With one set of climate talks winding down in Washington and another kicking off in Bolivia, the global climate debate is developing an "us vs. them" tone.
The U.S. State Department just finished hosting the Major Economies Forum, a group that includes North American and European countries as well as China, India, and Brazil. Participants discussed what could be achieved at the next set of U.N. climate negotiations in Cancun, Mexico this November, focusing on how to help poorer countries adapt to climate change.
Meanwhile, in a small Bolivian village, Evo Morales has convened representatives from over one hundred poorer countries as well as activists and NGOs for a "people's conference" on climate change. The message is clear: We weren't invited to your party, so we're throwing our own.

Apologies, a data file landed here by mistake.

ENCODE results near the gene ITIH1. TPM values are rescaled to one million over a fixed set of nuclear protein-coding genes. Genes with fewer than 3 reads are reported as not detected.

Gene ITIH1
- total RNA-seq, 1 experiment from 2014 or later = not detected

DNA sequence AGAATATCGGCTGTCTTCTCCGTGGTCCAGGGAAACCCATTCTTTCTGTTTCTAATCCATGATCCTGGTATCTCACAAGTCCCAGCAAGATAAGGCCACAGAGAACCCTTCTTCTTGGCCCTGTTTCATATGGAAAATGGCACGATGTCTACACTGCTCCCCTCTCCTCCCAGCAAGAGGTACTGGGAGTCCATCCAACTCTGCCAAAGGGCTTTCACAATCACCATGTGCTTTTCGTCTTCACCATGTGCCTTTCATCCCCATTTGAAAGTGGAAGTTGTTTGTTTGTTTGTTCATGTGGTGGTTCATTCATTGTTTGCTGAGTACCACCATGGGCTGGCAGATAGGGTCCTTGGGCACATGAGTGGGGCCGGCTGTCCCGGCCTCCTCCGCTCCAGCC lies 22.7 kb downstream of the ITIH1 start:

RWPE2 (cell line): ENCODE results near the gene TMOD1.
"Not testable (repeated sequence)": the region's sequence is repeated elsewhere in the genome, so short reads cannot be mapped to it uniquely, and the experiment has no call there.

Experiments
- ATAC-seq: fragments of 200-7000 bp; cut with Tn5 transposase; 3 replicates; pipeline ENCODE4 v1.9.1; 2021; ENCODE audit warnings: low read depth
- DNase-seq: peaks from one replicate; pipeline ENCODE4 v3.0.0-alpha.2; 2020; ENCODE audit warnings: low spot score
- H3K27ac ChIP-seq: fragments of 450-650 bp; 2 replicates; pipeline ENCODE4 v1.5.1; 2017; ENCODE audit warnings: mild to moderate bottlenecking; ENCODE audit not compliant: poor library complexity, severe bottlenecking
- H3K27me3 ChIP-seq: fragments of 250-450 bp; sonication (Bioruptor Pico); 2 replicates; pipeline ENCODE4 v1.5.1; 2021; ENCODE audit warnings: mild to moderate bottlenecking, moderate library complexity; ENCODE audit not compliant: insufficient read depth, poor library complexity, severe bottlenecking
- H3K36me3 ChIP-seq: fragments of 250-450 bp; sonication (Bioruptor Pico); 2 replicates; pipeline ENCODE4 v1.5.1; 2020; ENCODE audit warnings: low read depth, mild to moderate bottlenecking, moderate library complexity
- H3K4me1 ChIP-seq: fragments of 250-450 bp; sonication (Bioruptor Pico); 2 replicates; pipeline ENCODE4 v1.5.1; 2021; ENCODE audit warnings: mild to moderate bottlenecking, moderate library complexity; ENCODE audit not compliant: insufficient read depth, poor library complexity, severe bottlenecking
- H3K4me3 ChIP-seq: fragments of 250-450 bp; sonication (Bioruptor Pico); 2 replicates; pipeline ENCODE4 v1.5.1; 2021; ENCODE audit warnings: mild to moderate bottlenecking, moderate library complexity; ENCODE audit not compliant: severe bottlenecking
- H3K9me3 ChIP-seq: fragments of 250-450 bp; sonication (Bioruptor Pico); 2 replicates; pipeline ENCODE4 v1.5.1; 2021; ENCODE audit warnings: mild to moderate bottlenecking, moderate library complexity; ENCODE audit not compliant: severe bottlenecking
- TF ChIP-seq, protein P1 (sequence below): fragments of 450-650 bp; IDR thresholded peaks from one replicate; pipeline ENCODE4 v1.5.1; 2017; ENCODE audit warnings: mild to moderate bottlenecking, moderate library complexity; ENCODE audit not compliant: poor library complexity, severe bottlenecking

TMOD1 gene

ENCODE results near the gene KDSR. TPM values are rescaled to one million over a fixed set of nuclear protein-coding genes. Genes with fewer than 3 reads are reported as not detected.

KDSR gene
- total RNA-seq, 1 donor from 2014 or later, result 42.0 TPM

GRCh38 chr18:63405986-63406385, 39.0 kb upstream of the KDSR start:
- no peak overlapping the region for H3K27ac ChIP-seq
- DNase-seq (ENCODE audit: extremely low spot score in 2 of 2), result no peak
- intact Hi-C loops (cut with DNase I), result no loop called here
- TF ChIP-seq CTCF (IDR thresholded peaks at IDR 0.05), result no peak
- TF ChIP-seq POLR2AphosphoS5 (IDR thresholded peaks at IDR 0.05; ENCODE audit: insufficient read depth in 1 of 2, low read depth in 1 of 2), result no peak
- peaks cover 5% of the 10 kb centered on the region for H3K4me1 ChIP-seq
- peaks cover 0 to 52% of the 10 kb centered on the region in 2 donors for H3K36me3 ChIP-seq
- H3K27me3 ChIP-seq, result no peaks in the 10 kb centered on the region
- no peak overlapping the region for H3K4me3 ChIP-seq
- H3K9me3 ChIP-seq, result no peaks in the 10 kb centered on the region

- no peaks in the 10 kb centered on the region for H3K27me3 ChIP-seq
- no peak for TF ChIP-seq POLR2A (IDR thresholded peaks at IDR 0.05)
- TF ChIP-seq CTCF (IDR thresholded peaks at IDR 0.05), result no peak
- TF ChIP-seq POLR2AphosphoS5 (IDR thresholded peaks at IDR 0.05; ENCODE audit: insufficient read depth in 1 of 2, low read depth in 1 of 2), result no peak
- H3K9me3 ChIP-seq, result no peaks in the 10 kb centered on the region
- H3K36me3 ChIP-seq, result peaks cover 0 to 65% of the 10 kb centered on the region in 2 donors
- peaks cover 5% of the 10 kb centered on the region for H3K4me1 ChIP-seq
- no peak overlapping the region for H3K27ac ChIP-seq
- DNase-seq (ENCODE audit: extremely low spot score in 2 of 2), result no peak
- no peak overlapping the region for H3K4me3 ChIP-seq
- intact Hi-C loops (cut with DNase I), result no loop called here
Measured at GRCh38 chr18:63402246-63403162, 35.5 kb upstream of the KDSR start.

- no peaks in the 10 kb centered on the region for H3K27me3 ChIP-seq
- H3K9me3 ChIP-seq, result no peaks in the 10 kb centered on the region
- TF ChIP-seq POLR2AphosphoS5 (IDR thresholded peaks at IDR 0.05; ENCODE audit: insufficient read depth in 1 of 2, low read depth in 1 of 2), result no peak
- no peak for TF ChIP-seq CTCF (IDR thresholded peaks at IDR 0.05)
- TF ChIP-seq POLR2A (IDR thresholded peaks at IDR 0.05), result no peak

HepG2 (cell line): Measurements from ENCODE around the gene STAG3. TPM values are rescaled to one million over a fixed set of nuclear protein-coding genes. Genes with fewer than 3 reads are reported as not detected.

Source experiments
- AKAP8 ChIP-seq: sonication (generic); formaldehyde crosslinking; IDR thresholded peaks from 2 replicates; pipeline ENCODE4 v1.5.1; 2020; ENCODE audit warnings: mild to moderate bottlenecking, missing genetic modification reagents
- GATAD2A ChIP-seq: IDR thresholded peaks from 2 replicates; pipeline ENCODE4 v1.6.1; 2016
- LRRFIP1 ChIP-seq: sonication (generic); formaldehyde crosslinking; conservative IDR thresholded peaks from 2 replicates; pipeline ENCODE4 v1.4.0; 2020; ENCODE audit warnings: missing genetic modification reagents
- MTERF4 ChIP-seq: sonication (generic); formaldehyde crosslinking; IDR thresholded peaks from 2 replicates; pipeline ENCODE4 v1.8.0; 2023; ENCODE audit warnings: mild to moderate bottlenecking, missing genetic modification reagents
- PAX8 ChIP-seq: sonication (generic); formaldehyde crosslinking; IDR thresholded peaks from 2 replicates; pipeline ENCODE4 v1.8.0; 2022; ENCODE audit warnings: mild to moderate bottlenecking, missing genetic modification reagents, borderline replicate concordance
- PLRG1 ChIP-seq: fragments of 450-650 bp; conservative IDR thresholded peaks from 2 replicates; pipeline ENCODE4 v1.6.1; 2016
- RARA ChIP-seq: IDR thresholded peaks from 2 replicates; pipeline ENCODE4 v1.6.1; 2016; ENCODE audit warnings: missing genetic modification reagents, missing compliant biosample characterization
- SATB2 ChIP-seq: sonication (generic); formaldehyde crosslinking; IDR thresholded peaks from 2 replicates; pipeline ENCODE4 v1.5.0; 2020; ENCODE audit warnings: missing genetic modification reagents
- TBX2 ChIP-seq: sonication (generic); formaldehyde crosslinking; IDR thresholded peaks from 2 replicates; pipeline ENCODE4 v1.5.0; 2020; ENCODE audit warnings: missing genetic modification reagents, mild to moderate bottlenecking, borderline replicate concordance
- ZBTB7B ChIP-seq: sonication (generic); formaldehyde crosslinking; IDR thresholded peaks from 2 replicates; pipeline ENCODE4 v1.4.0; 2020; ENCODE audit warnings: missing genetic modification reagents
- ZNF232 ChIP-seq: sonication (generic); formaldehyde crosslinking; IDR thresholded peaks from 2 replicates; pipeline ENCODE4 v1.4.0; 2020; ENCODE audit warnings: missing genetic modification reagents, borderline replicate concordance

The attendees -- who include everyone from NASA climate rock star James Hansen to Hugo Chavez to James Cameron -- are demanding "climate reparations," or funding to help mitigate the ecological disasters brought on by years of greenhouse gas emissions by the developed world. This idea was widely discussed at Copenhagen. If key players ever sign on to a global climate agreement, it will almost surely include funding to help developing nations adapt to climate change.